You're isolated and you're like stuck in a house with all these people and it's like, do they even like me? How am I, what am I doing? I looked at different, you know, parenting methods in general, just. Reading, started doing research and everything else and kind of went down a rabbit hole of self-improvement to parent improvement

JoAnn Crohn: There's a lot out

Anne Spielberger: there, there is, and it's kind of like taking what fits, and in all of this time too, why are my kids acting this way? How come they don't act this way with other people? And, trying to dig deep into. Their mentality as to what they need as a child. I don't remember acting this way as a kid.

 I remember the yelling, but I don't remember [00:03:00] like the defiance, I guess, in my emotion with my parents. There's gotta be something better I can be better.

JoAnn Crohn: Yeah, it's funny cuz. I would've never defied my parents either. And I think it's part of the generation that we were raised in,

Even all of the 

TV shows we saw the kids didn't 

defy parents. When the kids defied parents, they got grounded and two weeks in their rooms alone by themselves. Like

Anne Spielberger: No outside world, 

JoAnn Crohn: outside world at all. 

 I think kids they get a different message of 

course, which

is good too because it's showing them to stand up for themselves. Cause I don't know about you, but I've had to

work through a lot of shame myself, 

as far as like speaking my voice and speaking my mind.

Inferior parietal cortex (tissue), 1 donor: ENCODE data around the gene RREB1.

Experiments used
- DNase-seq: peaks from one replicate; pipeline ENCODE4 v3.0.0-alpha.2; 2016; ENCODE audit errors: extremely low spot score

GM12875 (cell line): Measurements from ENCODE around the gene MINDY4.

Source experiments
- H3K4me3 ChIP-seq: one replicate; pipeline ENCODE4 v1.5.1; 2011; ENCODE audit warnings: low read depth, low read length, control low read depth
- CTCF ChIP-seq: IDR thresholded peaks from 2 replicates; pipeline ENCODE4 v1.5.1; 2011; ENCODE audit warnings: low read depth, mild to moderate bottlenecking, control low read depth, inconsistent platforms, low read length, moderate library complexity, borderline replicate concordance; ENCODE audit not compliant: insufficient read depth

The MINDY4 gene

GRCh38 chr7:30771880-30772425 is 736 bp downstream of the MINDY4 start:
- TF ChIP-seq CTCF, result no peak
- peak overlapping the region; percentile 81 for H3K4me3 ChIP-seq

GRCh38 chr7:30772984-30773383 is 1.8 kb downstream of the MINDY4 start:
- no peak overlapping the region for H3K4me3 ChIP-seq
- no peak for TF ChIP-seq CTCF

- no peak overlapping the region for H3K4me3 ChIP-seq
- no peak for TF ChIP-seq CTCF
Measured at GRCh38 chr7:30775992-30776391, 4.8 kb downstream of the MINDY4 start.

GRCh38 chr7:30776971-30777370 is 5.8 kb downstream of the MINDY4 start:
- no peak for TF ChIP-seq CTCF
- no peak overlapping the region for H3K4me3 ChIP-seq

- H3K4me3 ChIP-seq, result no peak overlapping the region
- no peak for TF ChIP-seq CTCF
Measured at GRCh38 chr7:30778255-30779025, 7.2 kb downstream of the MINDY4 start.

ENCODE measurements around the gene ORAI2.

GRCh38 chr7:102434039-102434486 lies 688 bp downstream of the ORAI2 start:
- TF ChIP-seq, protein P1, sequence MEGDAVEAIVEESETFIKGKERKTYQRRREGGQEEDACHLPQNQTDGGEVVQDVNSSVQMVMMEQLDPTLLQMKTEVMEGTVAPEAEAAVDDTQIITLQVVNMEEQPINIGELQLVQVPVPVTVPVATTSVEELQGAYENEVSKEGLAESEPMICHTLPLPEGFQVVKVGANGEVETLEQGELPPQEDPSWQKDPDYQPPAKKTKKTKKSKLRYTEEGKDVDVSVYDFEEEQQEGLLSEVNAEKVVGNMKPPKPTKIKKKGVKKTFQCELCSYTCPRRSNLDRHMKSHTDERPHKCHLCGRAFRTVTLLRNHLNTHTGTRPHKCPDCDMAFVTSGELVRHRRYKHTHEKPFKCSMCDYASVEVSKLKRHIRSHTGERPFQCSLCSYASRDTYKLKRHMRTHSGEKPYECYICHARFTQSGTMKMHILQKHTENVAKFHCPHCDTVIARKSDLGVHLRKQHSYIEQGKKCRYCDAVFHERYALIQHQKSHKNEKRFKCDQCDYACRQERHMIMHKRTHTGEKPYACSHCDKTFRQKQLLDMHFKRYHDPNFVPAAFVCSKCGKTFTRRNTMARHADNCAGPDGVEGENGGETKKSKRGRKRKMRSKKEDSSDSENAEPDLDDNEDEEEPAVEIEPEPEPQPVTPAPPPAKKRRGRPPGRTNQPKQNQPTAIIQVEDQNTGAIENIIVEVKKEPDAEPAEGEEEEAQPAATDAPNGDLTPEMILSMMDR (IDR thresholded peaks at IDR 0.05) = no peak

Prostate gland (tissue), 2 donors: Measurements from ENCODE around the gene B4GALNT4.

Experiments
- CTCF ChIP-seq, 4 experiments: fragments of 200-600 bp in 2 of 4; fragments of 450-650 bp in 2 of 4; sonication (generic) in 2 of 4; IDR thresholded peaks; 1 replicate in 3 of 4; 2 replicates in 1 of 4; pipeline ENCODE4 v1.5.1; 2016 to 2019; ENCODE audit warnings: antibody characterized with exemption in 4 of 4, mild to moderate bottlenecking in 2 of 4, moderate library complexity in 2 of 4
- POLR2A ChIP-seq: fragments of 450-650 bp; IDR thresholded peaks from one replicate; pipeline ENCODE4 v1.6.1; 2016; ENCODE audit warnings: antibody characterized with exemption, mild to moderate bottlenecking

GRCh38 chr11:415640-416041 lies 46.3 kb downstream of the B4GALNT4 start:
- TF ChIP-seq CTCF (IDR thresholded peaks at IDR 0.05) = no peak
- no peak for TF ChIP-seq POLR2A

And I think that really goes back to how our generation was 

Anne Spielberger: Yeah, for sure. And I think too

Some of the resentment, not, I guess not fully resentment, but there's things, you know, 

it's like

how I feel about my parents now as a

parent, I don't want that. I still as an adult, have that rough time like, no mom, it doesn't go this way.

It's like, okay [00:04:00] mom, whatever you need, you know? It's like, no, I don't get that feeling of you're able to talk to me that way. Even into their adulthood if I don't start it now, 

JoAnn Crohn: And I'm with you. We

want the relationship

with our kids

where they feel free to come to us 



to us about 

things. And, even challenge us in some ways because my teenager nowadays, she's, she's calling me out when I'm wrong. 


you know what? She's right a lot of the time, unfortunately for me, 

so how, how did you 

finally make 

the change that you stopped the yelling. 

Anne Spielberger: I started with. Bettering myself and just kind of 

discovering who I am. And in that, you know, all these various 


 So I discovered you guys, I started listening more to the parenting piece that I need, and then there was the. 

Mom Summit, that was in February. And there was like, oh, we have all these great tools. We have all these great things, join our cohort.

I was like, okay, 

great. Joined you guys. . So I did the Peaceful Parent Challenge in, in March and then, Since I had signed up as a V I [00:05:00] P, I had access to the Calm & Happy Parenting and because the two were so 

intertwined, I started discovering all of these things.

So literally in March, so only a couple months ago, I like learned all these cool tools and started and I was open with my kids and I said, Hey 

guys, look, I'm not, I'm trying not to yell. You're gonna be frustrating. I get that you're my kids, but please know that I am working on myself. To be a better mom for you guys. I'm asking you to do the same 

JoAnn Crohn: I love that introduction that you 

gave to them, because obviously 


you change around the way you're handling situations, kids are gonna call you out on it and the fact that you

went to them and you're like, here's what's going on. You really 

prep them for it.

Anne Spielberger: I don't like to be blindsided as person when, you know, all of a sudden somebody's changed their mind on 

something or Wow, they didn't act that way. What, what did 

I do? After having telling them like, Hey, I'm working on 

myself. You know, obviously don't go and try and